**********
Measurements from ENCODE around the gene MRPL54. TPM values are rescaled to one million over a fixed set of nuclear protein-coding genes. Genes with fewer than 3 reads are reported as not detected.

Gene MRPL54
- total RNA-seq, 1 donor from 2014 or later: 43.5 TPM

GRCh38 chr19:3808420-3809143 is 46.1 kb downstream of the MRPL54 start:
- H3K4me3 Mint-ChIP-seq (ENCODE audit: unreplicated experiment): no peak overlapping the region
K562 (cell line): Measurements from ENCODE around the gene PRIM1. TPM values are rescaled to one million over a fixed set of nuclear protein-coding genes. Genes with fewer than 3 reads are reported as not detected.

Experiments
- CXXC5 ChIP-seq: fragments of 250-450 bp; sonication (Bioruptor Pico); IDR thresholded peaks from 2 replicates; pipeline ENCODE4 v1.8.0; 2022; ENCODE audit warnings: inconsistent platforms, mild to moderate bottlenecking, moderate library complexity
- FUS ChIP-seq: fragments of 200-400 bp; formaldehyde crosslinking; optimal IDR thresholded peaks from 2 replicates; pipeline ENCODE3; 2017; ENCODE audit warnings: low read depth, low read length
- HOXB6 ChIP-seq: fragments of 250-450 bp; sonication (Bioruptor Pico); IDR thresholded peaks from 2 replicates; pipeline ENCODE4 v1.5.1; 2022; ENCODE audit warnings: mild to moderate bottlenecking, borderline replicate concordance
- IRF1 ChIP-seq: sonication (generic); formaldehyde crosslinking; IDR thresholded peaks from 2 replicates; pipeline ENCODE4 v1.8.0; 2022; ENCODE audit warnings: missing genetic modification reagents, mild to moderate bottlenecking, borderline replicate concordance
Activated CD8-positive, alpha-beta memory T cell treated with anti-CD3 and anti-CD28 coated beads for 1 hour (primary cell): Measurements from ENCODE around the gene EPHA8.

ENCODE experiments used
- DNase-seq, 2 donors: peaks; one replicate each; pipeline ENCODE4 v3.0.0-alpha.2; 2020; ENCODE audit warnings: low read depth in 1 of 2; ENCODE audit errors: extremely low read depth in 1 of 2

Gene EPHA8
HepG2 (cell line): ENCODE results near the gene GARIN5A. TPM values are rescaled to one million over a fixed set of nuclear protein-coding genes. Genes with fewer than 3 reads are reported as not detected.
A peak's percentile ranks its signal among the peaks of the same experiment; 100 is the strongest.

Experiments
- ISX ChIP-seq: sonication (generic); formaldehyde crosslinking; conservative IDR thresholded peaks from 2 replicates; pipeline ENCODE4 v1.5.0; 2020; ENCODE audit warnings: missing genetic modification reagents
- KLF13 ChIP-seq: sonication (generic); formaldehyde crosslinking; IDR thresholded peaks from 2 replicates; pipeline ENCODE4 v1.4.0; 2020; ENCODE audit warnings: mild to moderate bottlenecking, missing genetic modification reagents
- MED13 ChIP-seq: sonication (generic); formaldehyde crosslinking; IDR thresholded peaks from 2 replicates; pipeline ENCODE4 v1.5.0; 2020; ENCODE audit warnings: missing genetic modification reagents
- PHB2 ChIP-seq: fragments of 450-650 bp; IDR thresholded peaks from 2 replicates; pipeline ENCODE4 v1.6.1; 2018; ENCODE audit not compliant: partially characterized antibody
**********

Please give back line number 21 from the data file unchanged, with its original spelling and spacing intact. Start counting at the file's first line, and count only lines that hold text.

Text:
- MED13 ChIP-seq: sonication (generic); formaldehyde crosslinking; IDR thresholded peaks from 2 replicates; pipeline ENCODE4 v1.5.0; 2020; ENCODE audit warnings: missing genetic modification reagents